Engineer servicing a Capstone microturbine

Engineer servicing a Capstone microturbine.

A microturbine is a very small turbine, fueled by natural gas, wind (see micro wind turbine), or some other energy source, that generates electricity for use in homes or commercial establishments.


Combustion microturbines, which run on fuels such as natural gas, hydrogen, propane, or diesel, typically produce between 25 kW and 500 kW of power. They were derived from turbocharger technologies found in large trucks or the turbines in aircraft auxiliary power units (APUs). Most combustion microturbines are single-stage, radial flow devices with high rotating speeds of 90,000 to 120,000 revolutions per minute. However, a few manufacturers have developed alternative systems with multiple stages and/or lower rotation speeds. Combustion microturbine generators can be divided in two general classes:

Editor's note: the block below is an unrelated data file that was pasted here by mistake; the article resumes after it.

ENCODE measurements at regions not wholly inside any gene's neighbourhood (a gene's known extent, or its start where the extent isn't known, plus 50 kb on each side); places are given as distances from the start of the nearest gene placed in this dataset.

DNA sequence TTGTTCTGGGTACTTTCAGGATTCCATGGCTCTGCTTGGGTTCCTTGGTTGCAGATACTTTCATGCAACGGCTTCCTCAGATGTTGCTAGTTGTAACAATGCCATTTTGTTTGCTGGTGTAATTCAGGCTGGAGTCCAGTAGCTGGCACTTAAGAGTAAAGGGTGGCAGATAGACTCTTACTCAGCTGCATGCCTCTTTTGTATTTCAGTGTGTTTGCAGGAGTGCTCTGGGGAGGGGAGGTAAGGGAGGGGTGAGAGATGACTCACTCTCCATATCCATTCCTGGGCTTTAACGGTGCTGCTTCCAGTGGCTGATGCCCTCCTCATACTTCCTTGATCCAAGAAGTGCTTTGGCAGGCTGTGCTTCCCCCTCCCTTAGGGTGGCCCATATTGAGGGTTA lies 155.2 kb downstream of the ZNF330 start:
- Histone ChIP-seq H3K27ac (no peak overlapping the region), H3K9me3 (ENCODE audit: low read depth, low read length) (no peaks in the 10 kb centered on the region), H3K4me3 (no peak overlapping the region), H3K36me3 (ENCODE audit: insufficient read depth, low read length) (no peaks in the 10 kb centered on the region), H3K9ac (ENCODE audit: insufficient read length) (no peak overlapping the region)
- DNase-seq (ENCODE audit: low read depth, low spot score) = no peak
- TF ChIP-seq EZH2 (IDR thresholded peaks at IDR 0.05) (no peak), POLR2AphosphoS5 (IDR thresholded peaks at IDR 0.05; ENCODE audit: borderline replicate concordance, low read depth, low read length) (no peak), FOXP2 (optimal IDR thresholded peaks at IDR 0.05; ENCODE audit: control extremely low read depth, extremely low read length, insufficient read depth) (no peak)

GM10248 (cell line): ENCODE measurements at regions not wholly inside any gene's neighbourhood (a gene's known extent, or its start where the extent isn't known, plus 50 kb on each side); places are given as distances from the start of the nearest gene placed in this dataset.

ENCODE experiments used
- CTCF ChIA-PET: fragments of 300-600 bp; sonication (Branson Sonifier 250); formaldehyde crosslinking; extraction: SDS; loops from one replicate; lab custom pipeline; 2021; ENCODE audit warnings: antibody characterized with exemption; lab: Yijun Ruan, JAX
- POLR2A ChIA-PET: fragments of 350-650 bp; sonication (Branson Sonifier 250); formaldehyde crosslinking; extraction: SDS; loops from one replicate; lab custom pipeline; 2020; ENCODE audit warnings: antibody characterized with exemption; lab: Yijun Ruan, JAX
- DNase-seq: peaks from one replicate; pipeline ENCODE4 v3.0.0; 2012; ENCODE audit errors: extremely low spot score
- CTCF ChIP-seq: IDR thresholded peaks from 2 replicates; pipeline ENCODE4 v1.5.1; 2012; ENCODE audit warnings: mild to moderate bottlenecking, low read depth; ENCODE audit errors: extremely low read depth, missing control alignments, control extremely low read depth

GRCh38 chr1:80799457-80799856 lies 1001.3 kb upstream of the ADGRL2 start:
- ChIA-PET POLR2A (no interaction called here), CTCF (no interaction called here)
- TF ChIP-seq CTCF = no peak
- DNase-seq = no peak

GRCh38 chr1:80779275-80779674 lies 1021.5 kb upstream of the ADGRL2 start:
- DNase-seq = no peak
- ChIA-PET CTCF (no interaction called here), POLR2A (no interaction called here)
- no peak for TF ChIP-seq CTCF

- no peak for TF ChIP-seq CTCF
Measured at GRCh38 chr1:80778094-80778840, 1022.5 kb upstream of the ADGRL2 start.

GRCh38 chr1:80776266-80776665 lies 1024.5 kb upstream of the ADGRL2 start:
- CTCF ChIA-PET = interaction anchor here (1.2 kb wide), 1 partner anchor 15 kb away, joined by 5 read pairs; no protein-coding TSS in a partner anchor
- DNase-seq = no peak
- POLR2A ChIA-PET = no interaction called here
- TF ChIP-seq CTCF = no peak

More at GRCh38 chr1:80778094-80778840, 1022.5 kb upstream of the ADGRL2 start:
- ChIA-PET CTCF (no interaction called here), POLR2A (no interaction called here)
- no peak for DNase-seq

• Recuperated microturbines, which recover the heat from the exhaust gas to boost the temperature of combustion and increase the efficiency
  • Unrecuperated (or simple cycle) microturbines, which have lower efficiencies, but also lower capital costs.

    While some early product introductions have featured unrecuperated designs, the bulk of developers' efforts are focused on recuperated systems. The recuperator recovers heat from the exhaust gas in order to boost the temperature of the air stream supplied to the combustor. Further exhaust heat recovery can be used in a cogeneration configuration.